June 4, 2020
Even while facing unprecedented supply chain challenges, rail workers have continued to deliver critical goods during the coronavirus pandemic.
Resilience is in the DNA of railroading. It’s a business that runs all day, every day, no matter what the conditions. From extreme weather to recessions, freight railroads have continued to haul the goods our country needs to keep moving forward.
It is railroad employees who keep the 140,000-mile freight rail network strong. Quietly each day, they are on the frontlines doing what they always do — delivering. As our nation continues to fight the pandemic, railroaders are helping move vital goods, including disinfectants, the chemicals used to make personal protective equipment and food.
Railroaders are cut from a different cloth and are proud of the work they do — now more than ever — to serve the businesses and communities that rely on freight rail. Here are just seven examples of the role they’re playing during the coronavirus pandemic.
1. Keeping the Supply Chain Going
“It’s a good feeling knowing we’re helping out and keeping the supply chain going. The railroad has been the backbone of the country for more than 150 years and will be long into the future.” — Dave Oder, Union Pacific Conductor
In addition to disinfectants and other chemicals, railroads are hauling home cleaning supplies, pet food, energy products that generate electricity and more. By moving these goods, freight rail employees are helping to keep Americans safe, comfortable and well fed while they sheltered in place during the first months of the pandemic.
2. Working Together
“While we’re continuing to protect America’s backbone and to work hand-in-hand with our employees to make sure rail operations run smoothly, we’re doing so in a safe manner and trying to keep our employees as healthy as we can.” — Dave Veschak, CSX Special Police Agent
Freight rail companies’ top priority is to protect their employees’ health and well being. To prevent the spread of the virus and safeguard their workforce, railroads are using technology to make it possible to do more tasks remotely. Employees who need to be on-site practice social distancing and wear masks. Railroads are also staggering shifts and opening additional dispatching centers to limit crowding.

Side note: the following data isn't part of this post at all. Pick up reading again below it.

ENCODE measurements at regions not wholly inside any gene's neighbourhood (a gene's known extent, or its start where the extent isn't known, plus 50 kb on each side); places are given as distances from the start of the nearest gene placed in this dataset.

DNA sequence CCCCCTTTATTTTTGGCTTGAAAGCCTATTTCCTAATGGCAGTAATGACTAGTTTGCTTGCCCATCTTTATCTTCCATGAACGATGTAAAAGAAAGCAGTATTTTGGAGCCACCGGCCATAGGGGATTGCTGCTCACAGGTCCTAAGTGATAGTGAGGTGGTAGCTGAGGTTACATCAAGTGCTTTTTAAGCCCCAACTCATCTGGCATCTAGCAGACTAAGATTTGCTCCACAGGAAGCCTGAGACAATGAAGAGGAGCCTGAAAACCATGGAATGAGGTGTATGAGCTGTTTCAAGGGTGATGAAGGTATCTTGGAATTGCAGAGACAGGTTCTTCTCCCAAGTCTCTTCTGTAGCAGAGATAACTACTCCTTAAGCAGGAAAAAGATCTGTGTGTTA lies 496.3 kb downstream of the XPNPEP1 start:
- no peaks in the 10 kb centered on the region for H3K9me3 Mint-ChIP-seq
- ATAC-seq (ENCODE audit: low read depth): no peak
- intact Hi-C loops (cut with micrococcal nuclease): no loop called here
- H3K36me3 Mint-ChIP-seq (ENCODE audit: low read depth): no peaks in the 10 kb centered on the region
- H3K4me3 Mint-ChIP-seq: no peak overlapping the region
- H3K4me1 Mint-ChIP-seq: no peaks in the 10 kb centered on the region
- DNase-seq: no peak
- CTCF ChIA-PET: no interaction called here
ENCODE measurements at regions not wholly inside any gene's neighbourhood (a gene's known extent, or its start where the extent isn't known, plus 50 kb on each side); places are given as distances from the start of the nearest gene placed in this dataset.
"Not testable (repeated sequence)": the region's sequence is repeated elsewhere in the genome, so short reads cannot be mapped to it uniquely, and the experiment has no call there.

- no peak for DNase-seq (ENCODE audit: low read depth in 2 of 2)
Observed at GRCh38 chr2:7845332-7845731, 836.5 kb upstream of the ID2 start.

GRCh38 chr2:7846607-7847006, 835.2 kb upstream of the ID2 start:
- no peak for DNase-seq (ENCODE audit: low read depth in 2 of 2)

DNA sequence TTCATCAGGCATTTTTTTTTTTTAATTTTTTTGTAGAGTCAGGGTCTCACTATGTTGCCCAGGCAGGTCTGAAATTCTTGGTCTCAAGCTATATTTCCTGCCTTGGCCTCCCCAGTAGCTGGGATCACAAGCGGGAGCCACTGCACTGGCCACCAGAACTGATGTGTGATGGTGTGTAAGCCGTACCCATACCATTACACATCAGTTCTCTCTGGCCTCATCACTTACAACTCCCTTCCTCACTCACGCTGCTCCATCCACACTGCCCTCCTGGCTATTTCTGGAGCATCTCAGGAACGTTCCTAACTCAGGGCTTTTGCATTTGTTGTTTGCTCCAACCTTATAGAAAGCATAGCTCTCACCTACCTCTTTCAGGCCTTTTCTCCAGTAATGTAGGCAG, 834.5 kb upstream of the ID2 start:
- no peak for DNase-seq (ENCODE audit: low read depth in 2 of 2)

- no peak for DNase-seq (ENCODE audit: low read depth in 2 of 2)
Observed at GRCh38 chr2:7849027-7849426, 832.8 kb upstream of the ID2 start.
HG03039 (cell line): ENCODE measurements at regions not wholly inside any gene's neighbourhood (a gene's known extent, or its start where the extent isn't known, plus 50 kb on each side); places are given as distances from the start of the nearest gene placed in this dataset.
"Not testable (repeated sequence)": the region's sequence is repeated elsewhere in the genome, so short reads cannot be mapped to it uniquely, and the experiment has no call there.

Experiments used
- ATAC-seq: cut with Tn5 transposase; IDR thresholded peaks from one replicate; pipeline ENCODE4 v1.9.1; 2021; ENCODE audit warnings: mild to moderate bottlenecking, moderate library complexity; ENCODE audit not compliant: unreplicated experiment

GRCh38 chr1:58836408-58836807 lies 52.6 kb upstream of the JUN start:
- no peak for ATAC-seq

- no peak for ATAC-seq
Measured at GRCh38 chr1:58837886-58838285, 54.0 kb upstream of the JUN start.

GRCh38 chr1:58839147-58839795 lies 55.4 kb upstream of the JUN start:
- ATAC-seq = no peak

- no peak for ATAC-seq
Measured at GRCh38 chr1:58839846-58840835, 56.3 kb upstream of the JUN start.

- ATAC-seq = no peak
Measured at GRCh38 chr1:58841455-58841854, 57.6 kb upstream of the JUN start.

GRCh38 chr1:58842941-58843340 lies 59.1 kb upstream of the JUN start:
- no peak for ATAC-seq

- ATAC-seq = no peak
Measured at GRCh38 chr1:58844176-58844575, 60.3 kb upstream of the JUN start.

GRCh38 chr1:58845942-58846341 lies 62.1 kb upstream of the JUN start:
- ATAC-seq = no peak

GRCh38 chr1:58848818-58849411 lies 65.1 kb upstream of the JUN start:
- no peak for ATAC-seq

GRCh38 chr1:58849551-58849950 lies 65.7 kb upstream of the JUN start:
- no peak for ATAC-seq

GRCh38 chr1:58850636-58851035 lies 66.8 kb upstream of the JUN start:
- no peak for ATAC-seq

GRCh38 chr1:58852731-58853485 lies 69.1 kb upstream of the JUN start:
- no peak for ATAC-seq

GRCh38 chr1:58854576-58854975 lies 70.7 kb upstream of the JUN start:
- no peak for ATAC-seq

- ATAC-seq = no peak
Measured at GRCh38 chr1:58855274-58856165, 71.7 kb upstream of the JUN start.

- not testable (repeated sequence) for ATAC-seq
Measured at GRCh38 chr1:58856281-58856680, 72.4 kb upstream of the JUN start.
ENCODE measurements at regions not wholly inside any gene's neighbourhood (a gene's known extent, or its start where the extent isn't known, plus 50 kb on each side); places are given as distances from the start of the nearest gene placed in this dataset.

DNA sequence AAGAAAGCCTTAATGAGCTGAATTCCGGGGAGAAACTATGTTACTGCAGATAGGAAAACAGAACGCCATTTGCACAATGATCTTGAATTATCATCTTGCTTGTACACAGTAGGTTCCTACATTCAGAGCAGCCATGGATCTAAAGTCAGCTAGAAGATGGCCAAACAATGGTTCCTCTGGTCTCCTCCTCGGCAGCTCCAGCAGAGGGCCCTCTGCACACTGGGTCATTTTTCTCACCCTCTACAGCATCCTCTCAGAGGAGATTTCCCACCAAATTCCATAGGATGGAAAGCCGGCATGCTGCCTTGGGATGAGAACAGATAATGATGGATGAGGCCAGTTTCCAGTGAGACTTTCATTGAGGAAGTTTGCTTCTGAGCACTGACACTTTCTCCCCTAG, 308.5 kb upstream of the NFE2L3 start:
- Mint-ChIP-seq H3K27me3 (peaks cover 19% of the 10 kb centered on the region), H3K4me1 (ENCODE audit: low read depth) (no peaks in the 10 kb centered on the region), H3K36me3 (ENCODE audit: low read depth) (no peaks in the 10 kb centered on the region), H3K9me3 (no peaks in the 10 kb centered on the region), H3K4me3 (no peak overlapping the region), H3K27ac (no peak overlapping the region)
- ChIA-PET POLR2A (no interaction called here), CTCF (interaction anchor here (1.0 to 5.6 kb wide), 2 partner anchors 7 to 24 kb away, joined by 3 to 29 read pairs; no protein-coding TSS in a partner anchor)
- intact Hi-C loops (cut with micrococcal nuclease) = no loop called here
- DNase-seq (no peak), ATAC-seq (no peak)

3. Always Staying Safe
“I’m glad we can do something and play our part in all of this. It may seem like business as usual … but I know what we do matters.” — Kevin Lemp, Canadian National Mechanical Supervisor
Already a very safe industry, railroads have dramatically amplified their cleaning protocols. They have increased the frequency and intensity of cleaning and sanitation in railroad headquarters, maintenance facilities, dispatch and operations centers as well as on locomotives and rail equipment. Railroads have also requested enhanced cleaning of hotels and motor vehicles used by railroad contractors.
4. It’s Personal
“At KCS, safety has always been an obligation and not an option. So, it’s something we take very personal in Kansas City and across our railroad for that matter. And with the choice of being able to stay home or come to work every day with the role that I play, the job that I have, I would come to work because I have an important job to maintain for our public health safety.”— Klinton Grollmes, Kansas City Southern Locomotive Engineer
Hospitals fighting the virus, particularly those in hot spots, require massive amounts of personal protective equipment — face shields, gloves, gowns and masks — to protect their workers. Freight rail companies are hauling the plastic used to manufacture this equipment. Without this raw material, manufacturers would not be able to ramp up production.
5. Showing True Resilience
“I’ve never seen such resilience. We’re already very safety-minded; with the precautions we’re taking and our employees’ positive attitude, we’re making sure we have the power needed for our trains to deliver.” — Abid Raza, BNSF Railway Northtown Shop Superintendent
Railroads have continued to reliably deliver shipments, even as they face unprecedented challenges, because of ongoing preparation. Each year, the industry spends billions of dollars on technology, equipment and infrastructure improvements to ensure operations continue moving safely and efficiently. Freight rail companies have long maintained and routinely review pandemic response plans as part of ongoing security measures. It is preparation and investment that ensure freight rail is able to meet the unique needs of this crisis.
6. Extending Support Beyond the Tracks
“By providing food to North Americans who are in need and critical supplies and support to front-line service providers, these charities are making a difference. We hope our donations will assist these organizations in reaching those who are most vulnerable and keeping more people safe.” — Keith Creel, Canadian Pacific, President & CEO
Many freight railroads have donated funds to support communities affected by the pandemic. Canadian Pacific, for example, donated $1 million across four North American charities, including Feeding America and the American Red Cross. And, CSX has joined with Operation Gratitude to write thank you notes to first responders.
7. A Deep Sense of Pride
“Everybody knows what our part is, and there’s a sense of pride to it, because we do feel essential to keeping the country running. When this thing breaks, when everything gets back up and running, we want to be able to keep going full speed through it.” — J.D. Julian, Norfolk Southern, Senior Supervisor of T&S 24
Freight rail companies will play a key part in helping to restart the American economy. They have already positioned locomotives in strategic areas to ensure they will be ready to haul the freight businesses of all sizes need to reopen. The industry is ready to boost services as the economy begins to grow again.